Tag Archives: Birmingham

Birmingham Libraries in Trouble


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Library of Birmingham (photo by me)

So what I had feared is happening. Birmingham, yes, cannot really afford its lovely new library. I was concerned from the beginning (well sort of) that the opening of a fancy, new, and- yes- expensive library would effect the libraries in Birmingham as a whole.

First the hours were cut and staff were let go. Now apparently new fiction is not being bought- there’s just no budget. I fact reportedly some Birmingham libraries have been asking for donations for their shelves.

I love the Library of Birmingham. It is a beautiful building, and of course all the books. However I never really saw a problem with the old one at least it terms of it’s purpose as a library. You couldn’t exactly call it beautiful, but it had books, and places to read them, which is the important thing really. It’s nice to have a library which isn’t a concrete monstrosity, but I’d rather have the old old library back based on the pictures I’ve seen, apparently at the time it was too ‘showy’ though, and the knocked it down when the ugly new library (of the time) was built.

Victorian Library (source)

The Library of Birmingham is probably the library I use the most (there are others closer to home, but I travel through town every day. It is certainly a nice library to have as my main library, although the decreased opening hours have meant that it’s often already closed when I am travelling through town on the way home.

That fiction is being cut I think really shows the attitude that libraries and reading are a luxury. Is this true though? Whilst non-fiction may be more intellectually enriching, fiction is, at least generally speaking, more emotionally enriching. Is that the type of society we really want? Where intelligence is rated above compassion or empathy? Plus reading has been shown to have good effects on mental health which is surely a good thing.

Old central library (source)

Again it is the poor that are getting hit. Those for whom the library is their only, or their main source of books. I am lucky. I can afford to buy more books than I really ‘need’. I have a pile of books waiting to be read which could last me a few months, and enough Waterstone’s points to buy three or four books if I’m really desperate.

However I remember a time when I used the library a lot. I did much of my studying for my GCSEs there, and spent a lot of time there during my holidays. I was a frequent visitor at the school library. If it wasn’t for the library- and yes, especially the fiction section I wouldn’t be the reader I am today.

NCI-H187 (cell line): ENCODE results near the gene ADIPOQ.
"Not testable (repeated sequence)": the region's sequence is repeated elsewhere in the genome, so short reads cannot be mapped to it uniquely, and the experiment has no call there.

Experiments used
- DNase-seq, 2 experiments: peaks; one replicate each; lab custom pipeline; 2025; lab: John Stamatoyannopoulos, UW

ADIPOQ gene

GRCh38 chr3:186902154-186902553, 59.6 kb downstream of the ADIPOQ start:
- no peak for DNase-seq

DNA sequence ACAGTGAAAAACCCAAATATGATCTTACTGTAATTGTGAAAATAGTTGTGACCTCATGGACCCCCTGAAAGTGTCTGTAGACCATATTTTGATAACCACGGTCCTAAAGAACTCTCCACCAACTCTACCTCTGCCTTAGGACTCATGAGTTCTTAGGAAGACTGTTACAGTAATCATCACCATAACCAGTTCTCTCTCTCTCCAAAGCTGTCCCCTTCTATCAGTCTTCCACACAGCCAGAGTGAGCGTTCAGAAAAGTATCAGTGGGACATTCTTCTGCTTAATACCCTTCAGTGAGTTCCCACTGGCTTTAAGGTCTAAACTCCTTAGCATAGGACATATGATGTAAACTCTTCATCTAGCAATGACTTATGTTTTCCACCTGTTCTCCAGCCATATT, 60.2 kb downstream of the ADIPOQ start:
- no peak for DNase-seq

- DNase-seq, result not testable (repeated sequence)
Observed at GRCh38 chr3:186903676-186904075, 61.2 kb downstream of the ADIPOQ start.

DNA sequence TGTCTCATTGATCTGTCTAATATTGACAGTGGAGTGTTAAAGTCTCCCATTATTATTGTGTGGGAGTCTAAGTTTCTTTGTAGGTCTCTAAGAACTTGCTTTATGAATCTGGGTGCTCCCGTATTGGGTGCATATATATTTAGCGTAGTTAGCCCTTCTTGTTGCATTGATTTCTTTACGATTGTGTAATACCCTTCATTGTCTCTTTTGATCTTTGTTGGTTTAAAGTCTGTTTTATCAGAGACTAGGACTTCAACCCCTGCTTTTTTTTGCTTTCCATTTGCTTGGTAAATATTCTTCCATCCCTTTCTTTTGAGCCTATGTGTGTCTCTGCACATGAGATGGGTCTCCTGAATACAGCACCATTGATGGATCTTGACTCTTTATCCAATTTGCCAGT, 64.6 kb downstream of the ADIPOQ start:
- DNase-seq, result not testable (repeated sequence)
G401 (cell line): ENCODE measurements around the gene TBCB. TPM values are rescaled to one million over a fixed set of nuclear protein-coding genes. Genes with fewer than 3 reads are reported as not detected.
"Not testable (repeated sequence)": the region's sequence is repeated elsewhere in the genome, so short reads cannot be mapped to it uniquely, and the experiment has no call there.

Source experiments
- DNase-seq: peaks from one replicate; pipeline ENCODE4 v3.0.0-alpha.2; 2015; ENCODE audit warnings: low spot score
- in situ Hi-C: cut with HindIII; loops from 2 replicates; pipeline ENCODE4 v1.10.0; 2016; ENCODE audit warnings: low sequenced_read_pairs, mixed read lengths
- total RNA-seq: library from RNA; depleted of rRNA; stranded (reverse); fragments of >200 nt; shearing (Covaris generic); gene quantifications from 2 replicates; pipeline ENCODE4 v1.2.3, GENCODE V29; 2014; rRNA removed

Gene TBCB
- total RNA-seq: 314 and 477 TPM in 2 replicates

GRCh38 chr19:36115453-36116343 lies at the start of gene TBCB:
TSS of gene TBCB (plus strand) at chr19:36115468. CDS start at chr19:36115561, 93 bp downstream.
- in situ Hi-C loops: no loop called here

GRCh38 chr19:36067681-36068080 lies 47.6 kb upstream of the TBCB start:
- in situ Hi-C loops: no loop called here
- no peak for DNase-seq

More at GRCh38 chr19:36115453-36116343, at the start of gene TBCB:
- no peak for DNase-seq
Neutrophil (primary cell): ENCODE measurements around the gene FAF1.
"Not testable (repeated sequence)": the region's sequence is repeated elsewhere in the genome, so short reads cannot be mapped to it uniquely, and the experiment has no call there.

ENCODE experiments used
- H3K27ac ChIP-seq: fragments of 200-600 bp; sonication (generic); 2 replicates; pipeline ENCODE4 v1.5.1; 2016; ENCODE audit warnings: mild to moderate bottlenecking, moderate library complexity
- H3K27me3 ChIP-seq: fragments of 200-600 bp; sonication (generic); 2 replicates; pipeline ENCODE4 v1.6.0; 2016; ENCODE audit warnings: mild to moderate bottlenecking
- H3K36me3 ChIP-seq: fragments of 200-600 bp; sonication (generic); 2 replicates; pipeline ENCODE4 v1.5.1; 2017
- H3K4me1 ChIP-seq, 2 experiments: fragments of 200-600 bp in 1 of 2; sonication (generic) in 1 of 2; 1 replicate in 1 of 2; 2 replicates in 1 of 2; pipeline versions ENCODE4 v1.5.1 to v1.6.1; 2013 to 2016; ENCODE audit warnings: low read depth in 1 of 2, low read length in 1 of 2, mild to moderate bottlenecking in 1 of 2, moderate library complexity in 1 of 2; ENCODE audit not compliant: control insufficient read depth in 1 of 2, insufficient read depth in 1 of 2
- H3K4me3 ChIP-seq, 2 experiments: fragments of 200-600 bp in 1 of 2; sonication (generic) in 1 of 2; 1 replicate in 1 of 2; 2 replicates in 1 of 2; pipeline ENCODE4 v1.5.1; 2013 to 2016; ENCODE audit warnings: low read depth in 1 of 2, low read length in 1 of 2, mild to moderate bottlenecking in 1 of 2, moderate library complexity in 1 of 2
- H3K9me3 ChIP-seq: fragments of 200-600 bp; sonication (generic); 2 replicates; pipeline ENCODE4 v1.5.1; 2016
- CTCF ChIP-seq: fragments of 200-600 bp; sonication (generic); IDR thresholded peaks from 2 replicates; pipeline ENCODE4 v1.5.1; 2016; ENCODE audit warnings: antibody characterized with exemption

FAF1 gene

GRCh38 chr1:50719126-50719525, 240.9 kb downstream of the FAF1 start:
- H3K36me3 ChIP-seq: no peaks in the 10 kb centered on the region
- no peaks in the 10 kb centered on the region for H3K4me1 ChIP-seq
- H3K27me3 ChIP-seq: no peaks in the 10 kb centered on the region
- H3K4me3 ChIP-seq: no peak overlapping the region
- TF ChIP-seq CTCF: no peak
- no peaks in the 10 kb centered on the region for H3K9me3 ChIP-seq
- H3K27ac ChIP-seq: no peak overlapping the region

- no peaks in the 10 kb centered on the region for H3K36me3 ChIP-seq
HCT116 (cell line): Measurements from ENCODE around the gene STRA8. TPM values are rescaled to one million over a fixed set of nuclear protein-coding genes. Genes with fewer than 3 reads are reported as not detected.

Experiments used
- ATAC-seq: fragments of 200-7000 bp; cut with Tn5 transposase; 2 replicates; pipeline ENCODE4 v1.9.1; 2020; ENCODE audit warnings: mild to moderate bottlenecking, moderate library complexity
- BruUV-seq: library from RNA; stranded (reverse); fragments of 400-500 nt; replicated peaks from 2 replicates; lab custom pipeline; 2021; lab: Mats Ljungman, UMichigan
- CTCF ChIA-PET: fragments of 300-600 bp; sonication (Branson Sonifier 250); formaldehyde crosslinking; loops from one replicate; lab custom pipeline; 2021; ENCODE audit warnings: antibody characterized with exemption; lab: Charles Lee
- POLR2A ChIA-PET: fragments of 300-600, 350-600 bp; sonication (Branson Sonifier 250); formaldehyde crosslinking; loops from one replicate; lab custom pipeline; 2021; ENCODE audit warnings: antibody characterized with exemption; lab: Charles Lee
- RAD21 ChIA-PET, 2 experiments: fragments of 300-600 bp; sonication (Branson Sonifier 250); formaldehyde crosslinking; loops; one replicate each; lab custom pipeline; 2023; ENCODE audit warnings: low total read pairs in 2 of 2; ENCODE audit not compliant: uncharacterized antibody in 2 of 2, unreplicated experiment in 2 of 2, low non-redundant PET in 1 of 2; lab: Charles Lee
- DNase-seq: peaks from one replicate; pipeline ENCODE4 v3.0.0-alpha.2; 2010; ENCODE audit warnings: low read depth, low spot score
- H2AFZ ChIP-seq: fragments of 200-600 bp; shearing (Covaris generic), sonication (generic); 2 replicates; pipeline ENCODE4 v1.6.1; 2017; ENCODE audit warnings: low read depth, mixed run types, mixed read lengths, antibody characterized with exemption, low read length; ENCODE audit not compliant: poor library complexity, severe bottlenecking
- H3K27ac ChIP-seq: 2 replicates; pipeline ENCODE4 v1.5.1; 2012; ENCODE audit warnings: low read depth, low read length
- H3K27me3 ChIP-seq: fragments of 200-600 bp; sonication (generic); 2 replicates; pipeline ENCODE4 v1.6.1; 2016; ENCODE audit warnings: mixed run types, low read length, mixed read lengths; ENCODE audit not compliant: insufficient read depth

Reading isn’t a luxury. Reading is a way of life, and in a world where there are so many other things to distract potential readers shouldn’t we be putting more into our libraries, not taking away from them. Books create a person, books are a lot of what I am, not just a reader, but my personality too. I hate to think of a world where this access to self is lost.

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Birmingham Indepedent Book Fair


I visited the Birmingham Independent Book Fair on Saturday, and I promised a post about it on twitter, so here we are.

The fair was hosted at the Ikon gallery,  run in conjunction with Writing West Midlands,  and featured a number of independent publishers and self-published writers from in and around Birmingham. I must admit I didn’t realise there were so many publishers in the area.

The publishers and authors were:

Twin Books | Fringeworks | Flarestack Poets | William Gallagher | Boo Books | Pigeon Park Press | Cinnamon Press | Silhouette Press | Cannon Poets | Shadow Publishing | TJB Books | Offa’s Press | Black Pear Press | The Alchemy Press | Ellie Stevenson | Nine Arches Press | Gingernut Books | Crowded Quarantine | Foxwell Press | Fair Acre Press | Five Seasons Press | Cassowary Press

Unfortunately we got to The Ikon a little later than intended and a couple of the stalls had already closed, having said that the majority seemed to be selling the types of books I don’t tend to read; crime, horror, poetry, short stories.

We did however visit a few stalls and found some things of interest.

The Pigeon Press stall was by far the most interesting. It was run by two of the authors; Heide Goody and Iain Grant.

What first attracted us to the stall was Heide’s map. She’s in the process of creating a map of places in the Midlands which feature in literature. I was able to add Ruby’s Spoon to her map. She’s hoping eventually to make an app. with the map so you can look up places where you are and see if there are books set there.

We bought a copy of the collaborative books between Heide Goody and Iain Grant Clovenhoof and Pigeon Wings, both of which look like they will be rather amusing. The boyfriend thought they sounded like they would be in a similar vein as Good Omens. I haven’t read that so I couldn’t really comment.

Just noticed the placing of the badge of Pigeonwings…

 

There were a lot of collaborative pieces from Pigeon Park Press actually which is interesting. I’ve always been interested about how the interaction between authors and each others characters work, seeing as authors tend to know more about their characters than is in the actual books.

 

What else? Cinnamon Press seemed interesting for writers. They hold lots of writing competitions, which I may enter if I ever finish my NaNoWriMo novel.

I also talked to Tom Bryson. It was interesting to talk about his writing process. He seems to go in for a lot more planning than me, and jumps around writing key scenes before linking them, which might actually work better, I’m not sure. My joining sections do tend to be my main problem.

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